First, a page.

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Branding the product in a suitable way is a problem facing councils, says John Thornton ...
Branding the product in a suitable way is a problem facing councils, says John Thornton

At a recent Improvement & Development Agency e-champions network event, Chris Trinick, the chief executive of Lancashire CC highlighted the branding dichotomy facing many councils.

A customer survey had shown most citizens have a high regard for the individual services provided but a much poorer perception of Lancashire as a council. Sensibly, Lancashire has reviewed its branding and ensured all its services clearly display the Lancashire logo in order to help citizens and service users see a more visible link between the services and the council.

We are increasingly operating in a world of partnerships where we are using e-government to join up services in ways that make sense to the citizen/user rather than the provider.

We are seeing county/district partnerships with shared contact centres, one-stop-shops and websites. For these, branding can often get in the way.

As long as a trusted party operates the site, the service user is much more interested in the outcome than the inter-relationship between the 15 organisations that facilitated it.

The solution could be a generic geographic badge like Surrey, Hertfordshire or Lancashire which is easily recognisable by service users. But this can then threaten the district partners, who also want to make the appropriate links between good service and their council?s input.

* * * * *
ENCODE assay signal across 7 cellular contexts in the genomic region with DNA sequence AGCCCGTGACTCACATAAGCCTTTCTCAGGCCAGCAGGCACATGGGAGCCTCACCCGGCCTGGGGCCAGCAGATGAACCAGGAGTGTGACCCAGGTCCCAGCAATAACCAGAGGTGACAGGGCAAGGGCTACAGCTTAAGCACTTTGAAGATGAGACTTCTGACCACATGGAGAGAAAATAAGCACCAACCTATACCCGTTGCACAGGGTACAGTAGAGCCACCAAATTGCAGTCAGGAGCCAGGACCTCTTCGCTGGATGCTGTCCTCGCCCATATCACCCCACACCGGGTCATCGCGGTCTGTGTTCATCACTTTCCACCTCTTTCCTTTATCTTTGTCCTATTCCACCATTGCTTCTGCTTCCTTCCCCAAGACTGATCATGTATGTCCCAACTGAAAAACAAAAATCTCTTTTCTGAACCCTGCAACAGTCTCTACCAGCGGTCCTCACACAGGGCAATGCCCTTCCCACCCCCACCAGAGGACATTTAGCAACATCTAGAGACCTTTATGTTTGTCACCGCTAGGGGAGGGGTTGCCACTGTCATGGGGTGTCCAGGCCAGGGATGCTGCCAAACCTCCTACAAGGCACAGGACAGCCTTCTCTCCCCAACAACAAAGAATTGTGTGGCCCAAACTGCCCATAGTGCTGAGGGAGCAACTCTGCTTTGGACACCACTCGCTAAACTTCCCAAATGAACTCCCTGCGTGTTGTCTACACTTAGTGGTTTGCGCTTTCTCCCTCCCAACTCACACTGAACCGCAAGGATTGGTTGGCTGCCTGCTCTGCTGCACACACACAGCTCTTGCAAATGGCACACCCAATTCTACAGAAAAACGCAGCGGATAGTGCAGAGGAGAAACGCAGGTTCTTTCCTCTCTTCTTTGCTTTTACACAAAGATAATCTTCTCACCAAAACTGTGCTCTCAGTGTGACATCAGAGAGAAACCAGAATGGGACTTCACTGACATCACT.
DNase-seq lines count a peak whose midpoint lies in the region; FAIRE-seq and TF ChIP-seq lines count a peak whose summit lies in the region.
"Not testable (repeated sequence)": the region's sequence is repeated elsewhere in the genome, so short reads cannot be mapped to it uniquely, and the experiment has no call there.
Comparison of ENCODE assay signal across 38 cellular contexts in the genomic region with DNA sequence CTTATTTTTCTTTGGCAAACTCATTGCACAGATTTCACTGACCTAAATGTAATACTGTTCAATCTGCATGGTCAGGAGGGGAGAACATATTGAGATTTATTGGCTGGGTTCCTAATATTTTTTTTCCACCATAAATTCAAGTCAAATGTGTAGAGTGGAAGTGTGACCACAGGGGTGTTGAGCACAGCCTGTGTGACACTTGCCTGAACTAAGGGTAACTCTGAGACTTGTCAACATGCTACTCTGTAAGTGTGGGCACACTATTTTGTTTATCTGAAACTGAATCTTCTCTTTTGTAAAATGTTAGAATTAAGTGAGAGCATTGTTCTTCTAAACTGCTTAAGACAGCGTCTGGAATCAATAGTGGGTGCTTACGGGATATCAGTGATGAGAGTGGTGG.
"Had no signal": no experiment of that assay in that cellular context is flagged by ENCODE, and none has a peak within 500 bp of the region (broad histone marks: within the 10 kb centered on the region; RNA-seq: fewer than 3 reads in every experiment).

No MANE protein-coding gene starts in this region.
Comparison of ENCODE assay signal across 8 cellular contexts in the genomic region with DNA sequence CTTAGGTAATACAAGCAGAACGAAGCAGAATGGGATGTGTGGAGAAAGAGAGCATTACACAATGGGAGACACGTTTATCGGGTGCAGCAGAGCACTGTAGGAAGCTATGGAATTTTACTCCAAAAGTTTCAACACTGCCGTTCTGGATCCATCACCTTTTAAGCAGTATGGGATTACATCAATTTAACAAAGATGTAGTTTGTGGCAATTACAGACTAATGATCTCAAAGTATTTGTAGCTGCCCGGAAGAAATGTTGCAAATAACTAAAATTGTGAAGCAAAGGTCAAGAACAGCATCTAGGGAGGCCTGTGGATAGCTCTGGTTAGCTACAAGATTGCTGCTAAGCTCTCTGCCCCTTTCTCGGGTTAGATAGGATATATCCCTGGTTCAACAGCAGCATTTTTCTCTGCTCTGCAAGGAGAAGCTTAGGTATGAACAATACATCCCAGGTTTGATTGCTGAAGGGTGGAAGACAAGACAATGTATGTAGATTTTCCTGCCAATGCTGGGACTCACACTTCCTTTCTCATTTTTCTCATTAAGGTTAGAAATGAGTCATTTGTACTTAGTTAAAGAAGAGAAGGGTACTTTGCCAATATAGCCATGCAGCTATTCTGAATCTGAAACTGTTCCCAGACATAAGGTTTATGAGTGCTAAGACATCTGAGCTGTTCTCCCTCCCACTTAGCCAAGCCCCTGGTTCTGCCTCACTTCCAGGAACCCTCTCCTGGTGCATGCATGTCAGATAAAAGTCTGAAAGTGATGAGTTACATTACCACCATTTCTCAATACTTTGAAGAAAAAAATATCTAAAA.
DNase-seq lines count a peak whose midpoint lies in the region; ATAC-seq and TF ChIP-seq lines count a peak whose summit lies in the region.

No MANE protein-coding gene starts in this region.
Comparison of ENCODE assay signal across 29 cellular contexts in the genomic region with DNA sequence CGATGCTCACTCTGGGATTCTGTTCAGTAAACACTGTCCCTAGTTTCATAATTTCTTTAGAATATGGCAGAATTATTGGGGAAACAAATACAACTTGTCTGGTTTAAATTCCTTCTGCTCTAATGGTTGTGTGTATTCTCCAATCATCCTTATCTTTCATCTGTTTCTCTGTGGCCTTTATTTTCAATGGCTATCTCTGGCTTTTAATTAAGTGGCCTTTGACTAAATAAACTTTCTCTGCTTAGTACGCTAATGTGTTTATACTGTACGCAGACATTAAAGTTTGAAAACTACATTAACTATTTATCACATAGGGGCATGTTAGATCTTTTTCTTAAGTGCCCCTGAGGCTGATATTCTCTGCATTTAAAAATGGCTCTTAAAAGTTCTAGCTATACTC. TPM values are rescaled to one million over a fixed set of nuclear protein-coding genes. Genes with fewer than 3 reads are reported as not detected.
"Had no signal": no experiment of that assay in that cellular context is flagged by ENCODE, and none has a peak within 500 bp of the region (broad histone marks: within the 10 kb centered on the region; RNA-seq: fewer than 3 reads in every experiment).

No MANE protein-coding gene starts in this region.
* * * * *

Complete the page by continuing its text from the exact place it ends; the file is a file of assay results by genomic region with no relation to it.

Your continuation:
For a unitary council, it is much easier. Most local partners would probably support a generic geographic badge, for say, Croydon or Bromley.

Some partnerships have tried to experiment with different approaches.

The Worcestershire Partnership initially tried to have different desks in its one-stop-shops for county and district enquiries, but quickly abandoned this idea when the most frequently asked question was: ?Which queue should I join??

As e-government develops, councils will have to become much smarter at understanding marketing and branding. They will need to be able to use and integrate their different identities in ways that boost the trust of citizens and service users, while building relations between partners and ensuring accountability for performance and delivery.

These are complex marketing issues which will become even more important to many councils as the debate over regional assemblies gathers momentum.

John Thornton

Director of e-government, IDeA

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